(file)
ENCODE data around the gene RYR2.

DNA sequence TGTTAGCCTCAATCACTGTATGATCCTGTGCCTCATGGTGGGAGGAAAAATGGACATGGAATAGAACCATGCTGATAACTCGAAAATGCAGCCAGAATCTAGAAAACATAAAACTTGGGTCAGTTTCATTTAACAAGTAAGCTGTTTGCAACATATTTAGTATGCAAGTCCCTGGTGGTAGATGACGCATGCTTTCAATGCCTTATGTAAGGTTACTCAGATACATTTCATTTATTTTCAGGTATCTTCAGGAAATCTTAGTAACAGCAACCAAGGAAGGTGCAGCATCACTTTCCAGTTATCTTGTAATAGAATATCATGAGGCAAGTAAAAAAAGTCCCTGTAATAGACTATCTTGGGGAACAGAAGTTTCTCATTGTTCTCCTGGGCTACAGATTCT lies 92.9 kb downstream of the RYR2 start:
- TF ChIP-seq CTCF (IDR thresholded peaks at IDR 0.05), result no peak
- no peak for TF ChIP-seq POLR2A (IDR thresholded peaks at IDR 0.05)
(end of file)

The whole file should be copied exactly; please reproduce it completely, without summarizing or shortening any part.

ENCODE data around the gene RYR2.

DNA sequence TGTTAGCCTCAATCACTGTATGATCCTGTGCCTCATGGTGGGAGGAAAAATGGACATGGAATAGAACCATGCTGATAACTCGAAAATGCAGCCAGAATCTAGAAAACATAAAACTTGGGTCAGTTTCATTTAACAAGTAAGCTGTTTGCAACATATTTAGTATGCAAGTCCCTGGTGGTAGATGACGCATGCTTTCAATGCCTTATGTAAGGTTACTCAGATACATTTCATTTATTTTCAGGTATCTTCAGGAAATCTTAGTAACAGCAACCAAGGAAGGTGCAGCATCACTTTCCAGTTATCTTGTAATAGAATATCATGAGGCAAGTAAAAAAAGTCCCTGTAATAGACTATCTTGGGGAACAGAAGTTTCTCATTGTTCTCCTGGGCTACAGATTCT lies 92.9 kb downstream of the RYR2 start:
- TF ChIP-seq CTCF (IDR thresholded peaks at IDR 0.05), result no peak
- no peak for TF ChIP-seq POLR2A (IDR thresholded peaks at IDR 0.05)